Which one of the lossy file formats like Ogg, AAC, Mp3, Wma has the best quality/size ratio? I've seen that AACs are smaller than MP3 at the same bitrates. Do they sound worse than MP3?

  • From the graph referred to by @D_adams, I gather that they converge over 128kb/s. Your question needs to specify "how much" and "what use".
    – JDługosz
    Nov 10 '15 at 18:33

You may find a lot of subjective answers here, and some of the quality seems to be dependent on what you play the files on - for example AAC and low quality mp3s will be fine on your iPod through headphones, but pop them on a decent system with good speakers and they will sound crap (Skeptics question here)

Each of the lossy formats has its own way of deciding what to lose (the wonderfully named psychoacoustics) and you may prefer one over another.

I don't like the way AAC, Mp3 or WMA compression sounds on low or medium bitrates, but on high I can't tell the difference between them. Ogg I actually like slightly less at low bitrates than the others, but morally I like it :-)

So I use mp3 or ogg in all my audio players, at high bitrate/quality settings (or flac in the devices that support it)


A good place to look for this type of info is Hydrogenaudio. But... because this is so subjective (quality) it ultimately comes down to doing some listening tests yourself.

As a purely pragmatic thing, I'd use .mp3 for lossy compression as it's established itself as the gold standard for better or worse.


I personally think that WMA or Ogg sound better at lower bitrates than MP3. At higher bitrates I don't notice as much of a difference.

For my MP3 player I tend to encode everything at the smallest file size I can without constantly hearing the compression artifacts.

I currently am using Ogg at compression level 0 which is roughly equivilant to 64 Kbps. The only thing I don't like about the format is that Windows Media Player does not like it, so I must add my music to my MP3 player manually instead of being able to sync using WMP.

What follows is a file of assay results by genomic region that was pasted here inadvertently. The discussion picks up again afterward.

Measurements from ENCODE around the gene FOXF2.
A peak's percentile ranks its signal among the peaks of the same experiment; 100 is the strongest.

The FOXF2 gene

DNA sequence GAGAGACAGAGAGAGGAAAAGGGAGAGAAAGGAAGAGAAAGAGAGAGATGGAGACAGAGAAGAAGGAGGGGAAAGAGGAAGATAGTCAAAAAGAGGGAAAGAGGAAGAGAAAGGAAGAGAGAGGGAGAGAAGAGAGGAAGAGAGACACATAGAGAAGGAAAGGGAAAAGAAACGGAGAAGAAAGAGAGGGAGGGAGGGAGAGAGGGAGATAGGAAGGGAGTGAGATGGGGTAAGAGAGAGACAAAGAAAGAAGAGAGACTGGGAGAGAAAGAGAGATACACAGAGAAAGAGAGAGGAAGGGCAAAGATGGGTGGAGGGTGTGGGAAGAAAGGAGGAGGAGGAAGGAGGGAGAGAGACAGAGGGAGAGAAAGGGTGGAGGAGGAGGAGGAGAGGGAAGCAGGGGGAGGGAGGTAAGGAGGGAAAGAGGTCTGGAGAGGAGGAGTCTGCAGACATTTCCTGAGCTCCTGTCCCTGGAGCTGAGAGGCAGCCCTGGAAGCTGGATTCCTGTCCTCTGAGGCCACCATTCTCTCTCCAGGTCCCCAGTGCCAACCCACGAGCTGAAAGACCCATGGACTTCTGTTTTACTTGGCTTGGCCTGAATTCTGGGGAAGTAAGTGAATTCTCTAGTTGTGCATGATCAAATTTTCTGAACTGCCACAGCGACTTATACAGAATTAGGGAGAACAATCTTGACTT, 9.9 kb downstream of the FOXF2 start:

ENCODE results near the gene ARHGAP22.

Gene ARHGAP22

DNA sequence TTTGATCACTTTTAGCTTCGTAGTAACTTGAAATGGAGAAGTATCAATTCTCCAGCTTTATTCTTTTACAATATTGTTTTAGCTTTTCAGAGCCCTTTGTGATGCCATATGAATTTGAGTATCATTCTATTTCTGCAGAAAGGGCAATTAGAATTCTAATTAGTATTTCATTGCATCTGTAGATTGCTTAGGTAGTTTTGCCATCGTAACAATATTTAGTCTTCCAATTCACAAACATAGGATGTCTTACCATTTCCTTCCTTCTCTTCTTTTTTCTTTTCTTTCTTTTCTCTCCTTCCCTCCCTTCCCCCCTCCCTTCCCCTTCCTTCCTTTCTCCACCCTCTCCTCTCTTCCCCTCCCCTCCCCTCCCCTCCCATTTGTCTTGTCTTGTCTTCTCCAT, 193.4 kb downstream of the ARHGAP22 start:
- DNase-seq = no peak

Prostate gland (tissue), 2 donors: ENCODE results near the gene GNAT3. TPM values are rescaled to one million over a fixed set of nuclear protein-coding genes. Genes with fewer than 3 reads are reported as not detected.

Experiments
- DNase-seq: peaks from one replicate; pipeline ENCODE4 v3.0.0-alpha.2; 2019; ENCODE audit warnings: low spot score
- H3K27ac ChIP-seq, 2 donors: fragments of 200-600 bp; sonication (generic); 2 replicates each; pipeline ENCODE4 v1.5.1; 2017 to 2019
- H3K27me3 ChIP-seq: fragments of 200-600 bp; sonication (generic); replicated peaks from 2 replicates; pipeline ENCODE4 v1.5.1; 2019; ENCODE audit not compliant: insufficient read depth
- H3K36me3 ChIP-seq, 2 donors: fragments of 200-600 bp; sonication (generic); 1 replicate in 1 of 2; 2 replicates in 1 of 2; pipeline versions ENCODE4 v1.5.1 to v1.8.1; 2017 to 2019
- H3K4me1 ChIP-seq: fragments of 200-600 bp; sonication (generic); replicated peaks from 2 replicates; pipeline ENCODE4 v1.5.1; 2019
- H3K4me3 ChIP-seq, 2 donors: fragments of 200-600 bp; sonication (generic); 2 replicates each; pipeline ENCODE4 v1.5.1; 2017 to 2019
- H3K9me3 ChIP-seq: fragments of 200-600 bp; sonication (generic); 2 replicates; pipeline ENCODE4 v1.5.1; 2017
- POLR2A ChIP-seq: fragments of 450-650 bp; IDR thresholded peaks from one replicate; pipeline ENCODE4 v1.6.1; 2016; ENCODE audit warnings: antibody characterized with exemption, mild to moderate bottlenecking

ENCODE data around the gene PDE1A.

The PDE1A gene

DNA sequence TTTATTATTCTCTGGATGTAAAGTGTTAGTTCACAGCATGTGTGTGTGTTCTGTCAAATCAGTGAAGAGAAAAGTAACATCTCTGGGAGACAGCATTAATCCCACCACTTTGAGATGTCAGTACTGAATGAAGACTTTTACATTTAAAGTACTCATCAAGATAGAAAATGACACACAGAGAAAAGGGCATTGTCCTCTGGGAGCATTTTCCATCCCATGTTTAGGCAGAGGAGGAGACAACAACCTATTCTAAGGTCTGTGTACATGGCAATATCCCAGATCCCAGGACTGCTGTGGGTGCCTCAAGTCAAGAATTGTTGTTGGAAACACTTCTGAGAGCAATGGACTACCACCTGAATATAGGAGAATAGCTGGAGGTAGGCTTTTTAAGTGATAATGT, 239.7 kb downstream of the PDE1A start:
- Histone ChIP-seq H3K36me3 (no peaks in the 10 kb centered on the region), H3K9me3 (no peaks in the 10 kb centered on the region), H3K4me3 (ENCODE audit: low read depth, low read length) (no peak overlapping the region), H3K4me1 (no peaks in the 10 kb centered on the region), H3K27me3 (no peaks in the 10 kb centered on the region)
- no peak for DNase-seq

You have asked a question which DOES have a mathematical answer.

Here are a list of popular lossy compression methods: https://en.wikipedia.org/wiki/Lossy_compression#Methods

Here is a picture which shows the results of a listening test of compression quality as a function of bitrate comparing a few different algorithms.


Because the image above was generated with listening tests it is still completely SUBJECTIVE.

Someone COULD write software, and a paper where each algorithm is run on very high quality versions of the top 1000 radio songs of the last decade at different bit rates. Then a comparison could be made of the sound waves before and after compression with dumb monte-carlo integrals. The algorithms which on average have a smaller integral difference, are better.

Writing such a paper would be very useful for the public, but not worth any individual's time, because any given person is better off building a new algorithms rather than doing robust analysis on old ones. (There is little personal gain to be had answering this question)

To properly answer your question, someone has to write the unlikely math paper I just described above.

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